The beasts, not suspecting danger where none appears, in

attempting to walk over it, fall through, and are taken. Saul

digged a pit, laid snares for the life of David; and fell into one

of them himself, particularly at the cave of En-gedi; for he

entered into the very pit or cave where David and his men were

hidden, and his life lay at the generosity of the very man whose

life he was seeking! The rabbins tell a curious and instructive

tale concerning this: "God sent a spider to weave her web at the

mouth of the cave in which David and his men lay hid. When Saul

saw the spider's web over the cave's mouth, he very naturally

conjectured that it could neither be the haunt of men nor wild

beasts; and therefore went in with confidence to repose." The

spider here, a vile and contemptible animal, became the

instrument in the hand of God of saving David's life and of

confounding Saul in his policy and malice. This may be a fable;

but it shows by what apparently insignificant means God, the

universal ruler, can accomplish the greatest and most beneficent

ends. Saul continued to dig pits to entrap David; and at last

fell a prey to his own obstinacy. We have a proverb to the same

effect: Harm watch, harm catch. The Greeks have one also: ητε

κακηβουλητωβουλευσαντικακιστη, "An evil advice often becomes

most ruinous to the adviser." The Romans have one to the same


Neque enim lex justior ulla est

Quam necis artificem arte perire sua.

"There is no law more just than that which condemns a man to

suffer death by the instrument which he has invented to take away

the life of others."

Verse 7. My heart is fixed] My heart is prepared to do and

suffer thy will. It is fixed-it has made the firmest purpose

through his strength by which I can do all things.

Verse 8. Awake up, my glory] Instead of kebodi, "my

glory," one MS., and the Syriac, have kinnori, "my harp."

Dr. Kennicott reads kebori, which he supposes to be some

instrument of music; and adds that the instrument used in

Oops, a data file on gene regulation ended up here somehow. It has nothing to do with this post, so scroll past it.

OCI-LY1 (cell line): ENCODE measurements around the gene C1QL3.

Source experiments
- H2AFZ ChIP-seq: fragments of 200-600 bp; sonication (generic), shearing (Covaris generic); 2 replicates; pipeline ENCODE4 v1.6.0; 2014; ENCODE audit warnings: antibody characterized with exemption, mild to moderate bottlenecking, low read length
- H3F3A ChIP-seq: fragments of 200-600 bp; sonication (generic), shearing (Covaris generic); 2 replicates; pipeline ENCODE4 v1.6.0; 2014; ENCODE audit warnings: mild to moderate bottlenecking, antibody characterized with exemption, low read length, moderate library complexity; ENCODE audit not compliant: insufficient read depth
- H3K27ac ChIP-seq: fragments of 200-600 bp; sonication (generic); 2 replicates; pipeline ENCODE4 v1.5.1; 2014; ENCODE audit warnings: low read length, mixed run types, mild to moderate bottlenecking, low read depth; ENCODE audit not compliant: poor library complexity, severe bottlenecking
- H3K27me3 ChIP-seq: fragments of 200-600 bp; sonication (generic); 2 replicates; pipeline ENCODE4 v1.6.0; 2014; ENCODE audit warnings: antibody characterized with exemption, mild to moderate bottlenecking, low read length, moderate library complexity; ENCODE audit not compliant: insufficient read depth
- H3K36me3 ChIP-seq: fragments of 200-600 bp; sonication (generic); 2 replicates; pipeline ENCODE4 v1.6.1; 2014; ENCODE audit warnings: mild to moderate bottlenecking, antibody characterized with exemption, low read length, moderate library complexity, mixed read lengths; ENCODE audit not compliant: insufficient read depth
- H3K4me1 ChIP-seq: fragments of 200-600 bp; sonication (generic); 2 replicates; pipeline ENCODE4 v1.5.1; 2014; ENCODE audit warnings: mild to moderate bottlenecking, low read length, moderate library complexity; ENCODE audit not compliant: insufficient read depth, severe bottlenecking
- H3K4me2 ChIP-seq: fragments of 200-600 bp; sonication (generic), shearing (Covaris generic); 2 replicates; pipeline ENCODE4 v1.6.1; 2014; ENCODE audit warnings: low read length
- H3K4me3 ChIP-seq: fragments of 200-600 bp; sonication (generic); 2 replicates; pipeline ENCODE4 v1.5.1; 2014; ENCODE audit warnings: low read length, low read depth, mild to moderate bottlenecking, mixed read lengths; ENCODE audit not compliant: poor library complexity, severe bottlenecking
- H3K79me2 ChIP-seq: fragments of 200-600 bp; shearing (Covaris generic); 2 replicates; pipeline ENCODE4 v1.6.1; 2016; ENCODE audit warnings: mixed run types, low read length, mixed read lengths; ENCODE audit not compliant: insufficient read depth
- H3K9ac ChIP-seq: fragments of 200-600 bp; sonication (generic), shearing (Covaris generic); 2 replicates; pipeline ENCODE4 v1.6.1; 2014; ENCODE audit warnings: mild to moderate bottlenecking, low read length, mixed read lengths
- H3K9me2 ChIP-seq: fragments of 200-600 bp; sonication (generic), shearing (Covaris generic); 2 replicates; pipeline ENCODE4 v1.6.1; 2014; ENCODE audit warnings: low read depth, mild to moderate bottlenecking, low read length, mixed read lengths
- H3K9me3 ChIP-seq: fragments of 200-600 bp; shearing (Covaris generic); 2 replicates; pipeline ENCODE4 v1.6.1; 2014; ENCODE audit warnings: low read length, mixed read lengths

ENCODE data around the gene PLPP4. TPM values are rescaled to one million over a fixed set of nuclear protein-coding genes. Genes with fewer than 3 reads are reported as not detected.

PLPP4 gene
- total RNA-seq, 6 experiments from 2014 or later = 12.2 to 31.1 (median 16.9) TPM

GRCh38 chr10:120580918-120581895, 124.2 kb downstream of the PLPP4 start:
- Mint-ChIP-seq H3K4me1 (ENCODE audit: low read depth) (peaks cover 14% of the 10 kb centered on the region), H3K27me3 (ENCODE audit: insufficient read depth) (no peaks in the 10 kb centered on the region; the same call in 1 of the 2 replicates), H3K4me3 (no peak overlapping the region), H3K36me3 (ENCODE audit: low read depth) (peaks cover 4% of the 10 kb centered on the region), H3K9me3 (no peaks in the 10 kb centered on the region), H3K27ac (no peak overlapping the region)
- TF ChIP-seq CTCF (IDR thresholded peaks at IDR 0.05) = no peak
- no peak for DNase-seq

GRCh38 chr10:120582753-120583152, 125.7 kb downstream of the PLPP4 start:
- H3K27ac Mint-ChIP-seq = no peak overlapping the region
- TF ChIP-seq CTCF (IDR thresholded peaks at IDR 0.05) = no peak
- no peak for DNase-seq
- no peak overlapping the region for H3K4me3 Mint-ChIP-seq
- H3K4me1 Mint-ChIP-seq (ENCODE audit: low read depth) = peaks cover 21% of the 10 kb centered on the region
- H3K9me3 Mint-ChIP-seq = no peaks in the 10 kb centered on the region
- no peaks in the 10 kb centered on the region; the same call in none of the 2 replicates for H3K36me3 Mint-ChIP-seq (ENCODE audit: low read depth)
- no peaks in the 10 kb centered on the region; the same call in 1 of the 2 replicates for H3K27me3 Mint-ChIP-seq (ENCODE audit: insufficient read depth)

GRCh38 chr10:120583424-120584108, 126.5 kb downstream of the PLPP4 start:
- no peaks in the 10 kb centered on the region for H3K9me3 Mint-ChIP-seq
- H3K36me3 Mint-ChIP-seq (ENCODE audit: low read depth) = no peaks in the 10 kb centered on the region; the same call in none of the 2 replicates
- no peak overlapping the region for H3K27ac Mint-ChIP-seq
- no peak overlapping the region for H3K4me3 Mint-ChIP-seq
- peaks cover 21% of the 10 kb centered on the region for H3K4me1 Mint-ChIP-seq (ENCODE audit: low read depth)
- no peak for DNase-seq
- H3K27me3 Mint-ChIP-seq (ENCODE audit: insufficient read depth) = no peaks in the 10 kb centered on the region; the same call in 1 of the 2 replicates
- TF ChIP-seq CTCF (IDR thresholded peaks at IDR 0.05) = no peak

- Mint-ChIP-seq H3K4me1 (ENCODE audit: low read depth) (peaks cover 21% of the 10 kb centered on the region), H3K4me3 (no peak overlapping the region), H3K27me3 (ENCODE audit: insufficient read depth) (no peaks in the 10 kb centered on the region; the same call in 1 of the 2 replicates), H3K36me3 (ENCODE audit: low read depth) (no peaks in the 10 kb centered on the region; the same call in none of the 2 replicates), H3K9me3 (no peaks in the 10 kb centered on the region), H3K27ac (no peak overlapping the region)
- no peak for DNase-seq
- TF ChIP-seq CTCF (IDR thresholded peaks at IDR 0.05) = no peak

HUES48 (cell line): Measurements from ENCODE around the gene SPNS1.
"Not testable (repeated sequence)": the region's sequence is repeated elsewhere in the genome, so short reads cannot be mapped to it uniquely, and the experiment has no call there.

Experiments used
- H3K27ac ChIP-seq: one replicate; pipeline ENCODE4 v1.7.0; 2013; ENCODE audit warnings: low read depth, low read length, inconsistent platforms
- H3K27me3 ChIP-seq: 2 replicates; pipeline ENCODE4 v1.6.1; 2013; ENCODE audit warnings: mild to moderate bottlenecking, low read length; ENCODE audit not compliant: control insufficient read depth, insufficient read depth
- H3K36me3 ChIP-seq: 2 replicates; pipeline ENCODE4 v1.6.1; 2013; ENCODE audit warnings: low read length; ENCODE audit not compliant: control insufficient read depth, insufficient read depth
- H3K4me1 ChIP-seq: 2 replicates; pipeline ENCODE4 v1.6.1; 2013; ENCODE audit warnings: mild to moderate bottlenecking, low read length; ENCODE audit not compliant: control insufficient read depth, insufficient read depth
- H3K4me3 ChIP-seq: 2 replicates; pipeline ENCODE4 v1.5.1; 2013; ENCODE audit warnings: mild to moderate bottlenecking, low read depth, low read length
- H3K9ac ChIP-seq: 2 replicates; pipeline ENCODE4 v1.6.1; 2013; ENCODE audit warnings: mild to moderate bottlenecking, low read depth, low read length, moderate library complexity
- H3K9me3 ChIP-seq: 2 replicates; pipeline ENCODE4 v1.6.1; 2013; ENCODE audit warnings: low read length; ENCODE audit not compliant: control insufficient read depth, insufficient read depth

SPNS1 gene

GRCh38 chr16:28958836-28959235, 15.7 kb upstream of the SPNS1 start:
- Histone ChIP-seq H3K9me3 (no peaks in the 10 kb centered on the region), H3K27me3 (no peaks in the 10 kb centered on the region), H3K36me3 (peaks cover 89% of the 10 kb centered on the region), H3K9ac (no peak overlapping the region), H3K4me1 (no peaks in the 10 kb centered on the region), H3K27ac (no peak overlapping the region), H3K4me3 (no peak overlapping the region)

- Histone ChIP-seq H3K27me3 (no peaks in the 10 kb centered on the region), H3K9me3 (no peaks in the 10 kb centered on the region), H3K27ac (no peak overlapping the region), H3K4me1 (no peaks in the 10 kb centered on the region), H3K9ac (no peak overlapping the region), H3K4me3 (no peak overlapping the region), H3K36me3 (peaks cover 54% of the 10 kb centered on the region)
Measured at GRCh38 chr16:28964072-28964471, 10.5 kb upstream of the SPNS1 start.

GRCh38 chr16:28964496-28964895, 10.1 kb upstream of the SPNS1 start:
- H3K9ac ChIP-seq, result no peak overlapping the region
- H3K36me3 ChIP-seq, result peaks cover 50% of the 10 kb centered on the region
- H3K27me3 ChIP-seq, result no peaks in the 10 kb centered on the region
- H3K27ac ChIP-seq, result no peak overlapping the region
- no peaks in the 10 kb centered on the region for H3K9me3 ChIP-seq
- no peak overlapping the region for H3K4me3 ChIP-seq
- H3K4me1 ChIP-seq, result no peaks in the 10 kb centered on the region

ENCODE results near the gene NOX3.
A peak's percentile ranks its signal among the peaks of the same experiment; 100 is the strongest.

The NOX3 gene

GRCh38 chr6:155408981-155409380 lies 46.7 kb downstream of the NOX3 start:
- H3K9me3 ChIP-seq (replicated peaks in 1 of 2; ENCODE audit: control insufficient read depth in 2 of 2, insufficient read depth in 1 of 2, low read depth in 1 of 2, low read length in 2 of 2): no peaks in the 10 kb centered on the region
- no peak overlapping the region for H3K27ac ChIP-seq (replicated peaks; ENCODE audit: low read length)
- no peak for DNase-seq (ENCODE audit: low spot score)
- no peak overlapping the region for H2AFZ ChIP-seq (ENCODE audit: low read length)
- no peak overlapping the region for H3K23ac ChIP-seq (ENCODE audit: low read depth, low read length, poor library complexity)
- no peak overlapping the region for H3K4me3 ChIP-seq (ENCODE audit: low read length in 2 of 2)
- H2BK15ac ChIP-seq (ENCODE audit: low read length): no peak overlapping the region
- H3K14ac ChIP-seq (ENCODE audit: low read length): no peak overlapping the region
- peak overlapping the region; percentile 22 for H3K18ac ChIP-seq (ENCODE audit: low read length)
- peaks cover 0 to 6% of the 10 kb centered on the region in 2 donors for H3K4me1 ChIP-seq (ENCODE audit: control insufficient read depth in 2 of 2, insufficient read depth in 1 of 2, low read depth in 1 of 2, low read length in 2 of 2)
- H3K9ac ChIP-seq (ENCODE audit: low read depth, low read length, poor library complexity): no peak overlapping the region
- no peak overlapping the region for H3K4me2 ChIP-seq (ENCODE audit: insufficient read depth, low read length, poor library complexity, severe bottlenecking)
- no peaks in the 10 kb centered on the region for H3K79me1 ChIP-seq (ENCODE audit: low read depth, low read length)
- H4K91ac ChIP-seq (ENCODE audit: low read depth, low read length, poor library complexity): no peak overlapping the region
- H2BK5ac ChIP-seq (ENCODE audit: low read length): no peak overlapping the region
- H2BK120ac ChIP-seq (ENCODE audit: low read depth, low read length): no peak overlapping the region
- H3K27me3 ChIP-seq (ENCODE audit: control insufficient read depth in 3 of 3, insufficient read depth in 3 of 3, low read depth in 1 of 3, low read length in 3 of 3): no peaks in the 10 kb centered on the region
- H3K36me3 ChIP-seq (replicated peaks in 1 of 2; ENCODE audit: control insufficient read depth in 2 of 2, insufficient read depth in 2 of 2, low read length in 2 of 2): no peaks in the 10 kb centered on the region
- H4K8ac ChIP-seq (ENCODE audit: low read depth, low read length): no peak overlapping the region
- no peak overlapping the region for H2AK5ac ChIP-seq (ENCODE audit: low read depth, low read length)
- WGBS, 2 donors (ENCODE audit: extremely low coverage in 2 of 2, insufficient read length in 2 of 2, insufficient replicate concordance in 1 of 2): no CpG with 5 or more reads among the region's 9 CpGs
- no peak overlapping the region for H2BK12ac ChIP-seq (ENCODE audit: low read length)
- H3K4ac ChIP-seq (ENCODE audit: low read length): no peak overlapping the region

church-music by the Ethiopians is now called kaber. I think

the Syriac likely to be the true reading: "Awake up, my harp;

awake, psaltery and harp: I will awake early." Such repetitions

are frequent in the Hebrew poets. If we read my glory, it may

refer either to his tongue; or, which is more likely, to his skill

in composition, and in playing on different instruments. The five

last verses of this Psalm are nearly the same with the five first

verses of Ps 108:1-5. The reason of this may be, the

notes or memoranda from the psalmist's diary were probably,

through mistake, twice copied. The insertion at the beginning of

the cviiith Psalm seems to bear no relation to the rest of that


Rabbi Solomon Jarchi tells us that David had a harp at his bed's

head, which played of itself when the north wind blew on it; and

then David arose to give praise to God. This account has been

treated as a ridiculous fable by grave Christian writers. I would

however hesitate, and ask one question: Does not the account

itself point out an instrument then well known, similar to the

comparatively lately discovered AEolian harp? Was not this the

instrument hung at David's bed's head, which, when the night

breeze (which probably blew at a certain time) began to act upon

the cords, sent forth those dulcet, those heavenly sounds, for

which the AEolian harp is remarkable? "Awake, my harp, at the due

time: I will not wait for thee now, I have the strongest cause for

gratitude; I will awake earlier than usual to sing the praises of

my God."

Verse 9. Among the people] The Israelites.

Among the nations.] The Gentiles at large. A prophecy either

relating to the Gospel times, Christ being considered as the

Speaker: or a prediction that these Divine compositions should be

sung, both in synagogues and in Christian churches, in all the

nations of the earth. And it is so: wherever the name of Christ is

known, there is David's known also.

Verse 10. Thy mercy is great unto the heavens] It is as far

above all human description and comprehension as the heavens are

above the earth. See the notes on Ps 36:5, 6, where nearly the

same words occur.

Verse 11. Be thou exalted, O God, above the heavens] The same

sentiments and words which occur in Ps 57:5.

See Clarke on Ps 57:5.

David was not only in a happy state of mind when he wrote this